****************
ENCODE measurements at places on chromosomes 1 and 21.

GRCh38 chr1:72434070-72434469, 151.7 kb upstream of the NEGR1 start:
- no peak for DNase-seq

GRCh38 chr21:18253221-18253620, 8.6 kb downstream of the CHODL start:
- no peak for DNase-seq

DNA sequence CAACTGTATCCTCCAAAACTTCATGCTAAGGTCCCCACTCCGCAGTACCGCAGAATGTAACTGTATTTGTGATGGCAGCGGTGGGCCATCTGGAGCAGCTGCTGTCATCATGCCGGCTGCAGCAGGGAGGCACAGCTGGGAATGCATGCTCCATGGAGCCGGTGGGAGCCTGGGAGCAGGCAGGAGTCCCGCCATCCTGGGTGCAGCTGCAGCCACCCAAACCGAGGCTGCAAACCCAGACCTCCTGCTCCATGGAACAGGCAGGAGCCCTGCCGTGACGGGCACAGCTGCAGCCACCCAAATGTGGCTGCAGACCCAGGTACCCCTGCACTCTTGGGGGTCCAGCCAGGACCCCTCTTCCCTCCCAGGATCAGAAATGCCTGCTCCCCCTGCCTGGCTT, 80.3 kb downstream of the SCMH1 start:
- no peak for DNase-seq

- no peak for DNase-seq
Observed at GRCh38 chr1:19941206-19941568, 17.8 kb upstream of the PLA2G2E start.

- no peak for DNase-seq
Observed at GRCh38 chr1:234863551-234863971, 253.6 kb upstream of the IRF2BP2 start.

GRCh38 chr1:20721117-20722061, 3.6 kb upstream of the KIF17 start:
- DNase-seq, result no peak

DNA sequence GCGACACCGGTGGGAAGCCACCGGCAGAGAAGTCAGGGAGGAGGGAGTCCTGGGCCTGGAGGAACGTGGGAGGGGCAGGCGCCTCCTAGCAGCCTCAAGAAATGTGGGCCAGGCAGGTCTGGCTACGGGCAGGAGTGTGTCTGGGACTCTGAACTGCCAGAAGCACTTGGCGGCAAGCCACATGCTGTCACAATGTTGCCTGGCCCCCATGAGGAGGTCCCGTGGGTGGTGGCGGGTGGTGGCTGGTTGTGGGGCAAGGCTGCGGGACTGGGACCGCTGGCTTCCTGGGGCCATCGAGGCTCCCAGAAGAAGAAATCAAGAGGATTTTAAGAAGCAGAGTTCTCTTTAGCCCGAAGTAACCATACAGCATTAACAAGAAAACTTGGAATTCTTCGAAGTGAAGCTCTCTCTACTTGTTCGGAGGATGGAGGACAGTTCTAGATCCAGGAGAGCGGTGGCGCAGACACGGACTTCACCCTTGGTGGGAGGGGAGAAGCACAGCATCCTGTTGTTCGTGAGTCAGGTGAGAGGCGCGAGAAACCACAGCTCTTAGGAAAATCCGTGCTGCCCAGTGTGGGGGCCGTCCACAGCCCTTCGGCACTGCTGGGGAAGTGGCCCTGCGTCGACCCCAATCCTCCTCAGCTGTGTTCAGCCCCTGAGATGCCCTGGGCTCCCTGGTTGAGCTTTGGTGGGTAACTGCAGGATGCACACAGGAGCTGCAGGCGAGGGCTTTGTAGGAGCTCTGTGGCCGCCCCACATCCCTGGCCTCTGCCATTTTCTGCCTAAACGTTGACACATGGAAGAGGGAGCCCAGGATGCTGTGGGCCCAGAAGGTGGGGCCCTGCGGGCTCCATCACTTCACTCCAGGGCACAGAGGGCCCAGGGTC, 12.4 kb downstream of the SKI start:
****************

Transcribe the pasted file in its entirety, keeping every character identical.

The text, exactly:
ENCODE measurements at places on chromosomes 1 and 21.

GRCh38 chr1:72434070-72434469, 151.7 kb upstream of the NEGR1 start:
- no peak for DNase-seq

GRCh38 chr21:18253221-18253620, 8.6 kb downstream of the CHODL start:
- no peak for DNase-seq

DNA sequence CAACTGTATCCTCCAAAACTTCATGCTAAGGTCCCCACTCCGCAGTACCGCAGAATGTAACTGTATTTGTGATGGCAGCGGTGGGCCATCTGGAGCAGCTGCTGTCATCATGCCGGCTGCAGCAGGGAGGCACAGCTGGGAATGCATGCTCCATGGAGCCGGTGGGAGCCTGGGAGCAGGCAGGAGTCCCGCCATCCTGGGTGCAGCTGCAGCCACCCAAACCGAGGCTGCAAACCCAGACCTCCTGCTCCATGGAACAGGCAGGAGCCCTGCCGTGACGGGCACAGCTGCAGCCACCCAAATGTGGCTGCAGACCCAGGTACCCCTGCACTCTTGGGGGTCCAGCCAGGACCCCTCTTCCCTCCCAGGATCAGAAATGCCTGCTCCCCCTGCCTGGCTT, 80.3 kb downstream of the SCMH1 start:
- no peak for DNase-seq

- no peak for DNase-seq
Observed at GRCh38 chr1:19941206-19941568, 17.8 kb upstream of the PLA2G2E start.

- no peak for DNase-seq
Observed at GRCh38 chr1:234863551-234863971, 253.6 kb upstream of the IRF2BP2 start.

GRCh38 chr1:20721117-20722061, 3.6 kb upstream of the KIF17 start:
- DNase-seq, result no peak

DNA sequence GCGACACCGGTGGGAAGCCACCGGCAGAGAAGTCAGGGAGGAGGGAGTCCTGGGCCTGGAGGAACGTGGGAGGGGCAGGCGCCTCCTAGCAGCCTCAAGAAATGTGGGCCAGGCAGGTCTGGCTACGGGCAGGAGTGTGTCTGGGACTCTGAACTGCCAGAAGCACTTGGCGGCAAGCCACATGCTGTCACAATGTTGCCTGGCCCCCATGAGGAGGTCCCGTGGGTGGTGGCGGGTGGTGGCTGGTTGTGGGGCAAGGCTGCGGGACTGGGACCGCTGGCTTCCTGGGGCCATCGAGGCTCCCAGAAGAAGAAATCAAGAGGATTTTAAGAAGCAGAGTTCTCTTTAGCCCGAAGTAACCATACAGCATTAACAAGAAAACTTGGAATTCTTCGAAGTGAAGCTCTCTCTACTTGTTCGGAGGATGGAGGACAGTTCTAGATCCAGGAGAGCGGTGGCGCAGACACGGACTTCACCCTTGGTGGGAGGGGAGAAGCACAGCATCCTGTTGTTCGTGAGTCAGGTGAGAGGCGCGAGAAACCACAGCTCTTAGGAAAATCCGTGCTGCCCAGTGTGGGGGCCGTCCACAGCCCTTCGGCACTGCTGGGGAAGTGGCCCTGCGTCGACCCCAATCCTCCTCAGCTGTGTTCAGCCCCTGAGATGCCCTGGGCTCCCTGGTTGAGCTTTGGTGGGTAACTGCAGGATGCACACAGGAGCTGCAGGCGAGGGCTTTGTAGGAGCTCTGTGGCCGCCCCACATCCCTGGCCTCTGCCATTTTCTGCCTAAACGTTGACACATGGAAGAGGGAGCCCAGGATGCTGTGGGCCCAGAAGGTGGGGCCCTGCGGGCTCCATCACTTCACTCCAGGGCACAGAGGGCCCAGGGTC, 12.4 kb downstream of the SKI start: